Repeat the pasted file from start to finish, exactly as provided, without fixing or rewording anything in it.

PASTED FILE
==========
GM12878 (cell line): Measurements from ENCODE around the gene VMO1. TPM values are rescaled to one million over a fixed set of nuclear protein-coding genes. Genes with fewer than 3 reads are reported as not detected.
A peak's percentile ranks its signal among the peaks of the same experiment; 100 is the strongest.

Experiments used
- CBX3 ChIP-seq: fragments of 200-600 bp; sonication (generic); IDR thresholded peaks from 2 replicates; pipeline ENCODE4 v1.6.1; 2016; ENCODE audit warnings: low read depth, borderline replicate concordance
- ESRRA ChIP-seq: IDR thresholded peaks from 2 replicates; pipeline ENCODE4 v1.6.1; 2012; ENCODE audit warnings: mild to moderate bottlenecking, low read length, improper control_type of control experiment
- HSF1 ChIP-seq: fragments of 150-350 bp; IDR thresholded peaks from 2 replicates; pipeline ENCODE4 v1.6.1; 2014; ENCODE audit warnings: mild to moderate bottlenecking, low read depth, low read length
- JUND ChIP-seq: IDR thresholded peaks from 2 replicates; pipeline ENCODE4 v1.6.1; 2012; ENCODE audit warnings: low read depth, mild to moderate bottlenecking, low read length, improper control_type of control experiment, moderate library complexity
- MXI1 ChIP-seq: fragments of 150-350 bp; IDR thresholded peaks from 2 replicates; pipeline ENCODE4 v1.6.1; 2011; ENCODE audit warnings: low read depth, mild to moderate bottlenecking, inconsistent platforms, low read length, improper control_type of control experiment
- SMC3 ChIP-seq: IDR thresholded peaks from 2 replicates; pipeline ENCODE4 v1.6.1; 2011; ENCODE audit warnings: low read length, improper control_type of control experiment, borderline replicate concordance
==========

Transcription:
GM12878 (cell line): Measurements from ENCODE around the gene VMO1. TPM values are rescaled to one million over a fixed set of nuclear protein-coding genes. Genes with fewer than 3 reads are reported as not detected.
A peak's percentile ranks its signal among the peaks of the same experiment; 100 is the strongest.

Experiments used
- CBX3 ChIP-seq: fragments of 200-600 bp; sonication (generic); IDR thresholded peaks from 2 replicates; pipeline ENCODE4 v1.6.1; 2016; ENCODE audit warnings: low read depth, borderline replicate concordance
- ESRRA ChIP-seq: IDR thresholded peaks from 2 replicates; pipeline ENCODE4 v1.6.1; 2012; ENCODE audit warnings: mild to moderate bottlenecking, low read length, improper control_type of control experiment
- HSF1 ChIP-seq: fragments of 150-350 bp; IDR thresholded peaks from 2 replicates; pipeline ENCODE4 v1.6.1; 2014; ENCODE audit warnings: mild to moderate bottlenecking, low read depth, low read length
- JUND ChIP-seq: IDR thresholded peaks from 2 replicates; pipeline ENCODE4 v1.6.1; 2012; ENCODE audit warnings: low read depth, mild to moderate bottlenecking, low read length, improper control_type of control experiment, moderate library complexity
- MXI1 ChIP-seq: fragments of 150-350 bp; IDR thresholded peaks from 2 replicates; pipeline ENCODE4 v1.6.1; 2011; ENCODE audit warnings: low read depth, mild to moderate bottlenecking, inconsistent platforms, low read length, improper control_type of control experiment
- SMC3 ChIP-seq: IDR thresholded peaks from 2 replicates; pipeline ENCODE4 v1.6.1; 2011; ENCODE audit warnings: low read length, improper control_type of control experiment, borderline replicate concordance